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Edit: This post is up on Geek Feminism and has also been syndicated on BlogHer. It was #1 on Hacker News for several hours, was highly ranked on Reddit, and has been shared over 1000 times on Twitter.

I work at a startup, and most of the time, I enjoy it. Compared to most tech companies, and certainly most startups, we have quite a few people who are relatively clueful. There are relatively few moments of “brogrammer” culture. There is, however, one thing that has been bugging me for months, ever since it was introduced.

I took it for granted that everyone was familiar with the “That’s what she said,” joke, but a recent conversation with a consultant friend made me realize some industries don’t feature it on a daily basis. For those who haven’t heard it a million times, the idea is that when somebody says something that could remotely be turned into a sexual joke, e.g. “I’m trying to solve this problem but it’s really hard!” you say “That’s what SHE said,” in a lascivious tone.

Now, I admit to having made this joke myself, at times. Once in a while, I even find it funny. What I don’t find funny is a bot we have in our general IRC channel at work, that has some basic AI devoted to determining when to interject TWSS into the conversation.

I asked a number of times to have that bot function turned off, but got the usual combination of being ignored, being told it’s funny, and being told I should lighten up. I tried explaining once why it was objectionable, and managed to get the guys saying variations, e.g. “That’s what your DAD said,” for an evening, but that was about it.

Last Friday, the bot went a bit crazy and started throwing TWSS into the conversation with no apparent rhyme or reason. Finally, I had had enough. And then it came to me: I would write my OWN bot, that responded to TWSS with a quotation from a notable woman. If they are so keen on what she said, why don’t we get educated about what she really had to say. And so the “whatshereallysaid” bot was born. It might annoy the guys into shutting off the TWSS bot, or we might all learn about notable women. It’s a win either way, in my books!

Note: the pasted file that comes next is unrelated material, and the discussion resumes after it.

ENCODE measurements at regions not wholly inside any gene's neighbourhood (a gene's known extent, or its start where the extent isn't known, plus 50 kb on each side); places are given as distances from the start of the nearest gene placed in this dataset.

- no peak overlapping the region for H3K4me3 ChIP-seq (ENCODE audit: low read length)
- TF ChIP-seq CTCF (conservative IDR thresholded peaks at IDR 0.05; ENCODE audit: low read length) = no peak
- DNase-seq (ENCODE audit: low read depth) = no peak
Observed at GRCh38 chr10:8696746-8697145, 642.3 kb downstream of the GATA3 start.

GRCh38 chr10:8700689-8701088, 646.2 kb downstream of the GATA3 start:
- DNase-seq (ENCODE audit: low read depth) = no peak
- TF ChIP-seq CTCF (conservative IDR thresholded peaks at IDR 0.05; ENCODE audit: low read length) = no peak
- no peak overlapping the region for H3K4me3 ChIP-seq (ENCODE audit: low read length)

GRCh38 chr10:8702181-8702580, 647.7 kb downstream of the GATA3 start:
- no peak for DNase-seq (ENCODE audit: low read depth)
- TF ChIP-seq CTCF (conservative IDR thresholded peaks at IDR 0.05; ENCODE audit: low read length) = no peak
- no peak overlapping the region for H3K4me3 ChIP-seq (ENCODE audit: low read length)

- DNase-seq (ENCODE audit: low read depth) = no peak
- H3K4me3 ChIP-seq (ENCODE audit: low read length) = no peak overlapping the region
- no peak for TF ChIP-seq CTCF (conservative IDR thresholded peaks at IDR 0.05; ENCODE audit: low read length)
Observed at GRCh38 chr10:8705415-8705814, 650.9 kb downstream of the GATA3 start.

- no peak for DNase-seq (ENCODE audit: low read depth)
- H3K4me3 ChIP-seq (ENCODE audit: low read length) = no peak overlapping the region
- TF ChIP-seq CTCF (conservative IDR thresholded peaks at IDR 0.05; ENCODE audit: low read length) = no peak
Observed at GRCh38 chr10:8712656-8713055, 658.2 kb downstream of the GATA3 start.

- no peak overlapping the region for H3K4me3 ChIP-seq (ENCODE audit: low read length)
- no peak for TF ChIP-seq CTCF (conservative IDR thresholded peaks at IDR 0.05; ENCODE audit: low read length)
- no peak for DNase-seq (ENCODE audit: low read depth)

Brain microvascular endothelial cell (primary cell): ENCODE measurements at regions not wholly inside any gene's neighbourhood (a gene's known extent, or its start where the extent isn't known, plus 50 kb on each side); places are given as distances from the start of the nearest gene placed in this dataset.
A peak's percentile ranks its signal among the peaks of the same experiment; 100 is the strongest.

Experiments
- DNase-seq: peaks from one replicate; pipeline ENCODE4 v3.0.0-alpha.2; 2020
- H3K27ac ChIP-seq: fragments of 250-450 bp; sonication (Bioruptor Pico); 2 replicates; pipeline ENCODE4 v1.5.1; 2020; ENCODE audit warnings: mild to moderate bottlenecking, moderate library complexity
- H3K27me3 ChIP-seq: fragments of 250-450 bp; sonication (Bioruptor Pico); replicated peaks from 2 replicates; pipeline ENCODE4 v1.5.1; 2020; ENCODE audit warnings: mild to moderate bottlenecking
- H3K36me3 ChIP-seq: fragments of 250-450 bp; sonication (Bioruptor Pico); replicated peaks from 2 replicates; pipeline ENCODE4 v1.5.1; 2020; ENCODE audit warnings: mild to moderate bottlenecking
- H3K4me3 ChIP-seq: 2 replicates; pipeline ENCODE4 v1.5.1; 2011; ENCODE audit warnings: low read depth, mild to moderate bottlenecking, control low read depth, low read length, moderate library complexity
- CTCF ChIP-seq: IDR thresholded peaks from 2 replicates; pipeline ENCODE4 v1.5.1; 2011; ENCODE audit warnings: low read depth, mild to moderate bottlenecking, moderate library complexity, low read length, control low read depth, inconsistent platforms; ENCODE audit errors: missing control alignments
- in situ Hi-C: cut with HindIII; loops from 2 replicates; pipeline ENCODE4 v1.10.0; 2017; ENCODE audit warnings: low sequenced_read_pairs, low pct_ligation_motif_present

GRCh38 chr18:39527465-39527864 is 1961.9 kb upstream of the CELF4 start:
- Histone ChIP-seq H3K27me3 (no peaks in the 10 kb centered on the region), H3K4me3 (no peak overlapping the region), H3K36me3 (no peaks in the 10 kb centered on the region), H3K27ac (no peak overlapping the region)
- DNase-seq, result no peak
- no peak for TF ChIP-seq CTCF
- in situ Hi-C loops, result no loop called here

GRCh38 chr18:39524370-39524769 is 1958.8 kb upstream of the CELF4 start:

I’d never written a bot, but how hard could it be? Python is my primary programming language these days, so I started searching for Python IRC bots. I tried a few different libraries before setting on twisted. I found a very nice example of a logging bot using twisted , and went from there.

Step 1: I copied the LogBot code into local files, and tried running it. Since the IRC channels I am normally in use SSL, I had to set up my own channel on a public IRC server for testing. It took a while to get the settings right, but finally I succeeded!

Step 2: I created a quotes file and put in a couple of my favorite quotes to test with. I created class to randomly select a quote from the file. I modified the log bot so that if you said its name, it would get a quote and post it to the channel.

Step 3: My ultimate goal was to put the bot in the work channel, so I needed it to support SSL. I found a stackoverflow thread about using a different connect function, one for SSL. Again, it took me some time to get the settings right, but eventually I got the bot to connect to the work IRC server.

Step 4: Now I needed more quotes! I found an excellent website of quotes by women and wrote a small script to scrape the quotes. I used the excellent python requests library. The script got the content of the main links page, and iterated over the links, using a regular expression to get the name and then following the link to the quotes page. Then it pulled the quotes out of the page content and stored them in a text file, one per line, with the woman’s name attached.

Step 5: I set up my own private channel and had my bot connect. I tested it to verify it was correctly noticing and responding to trigger phrases. Once I was confident of that, I tried in the general chat channel. Success!

Step 6: I cleaned up the code, removing everything unrelated to posting quotes, and adding a settings file. I made the trigger phrases configurable. I also added a virtualenv. I felt the project was now in good enough shape to post publicly, so I shared it on github.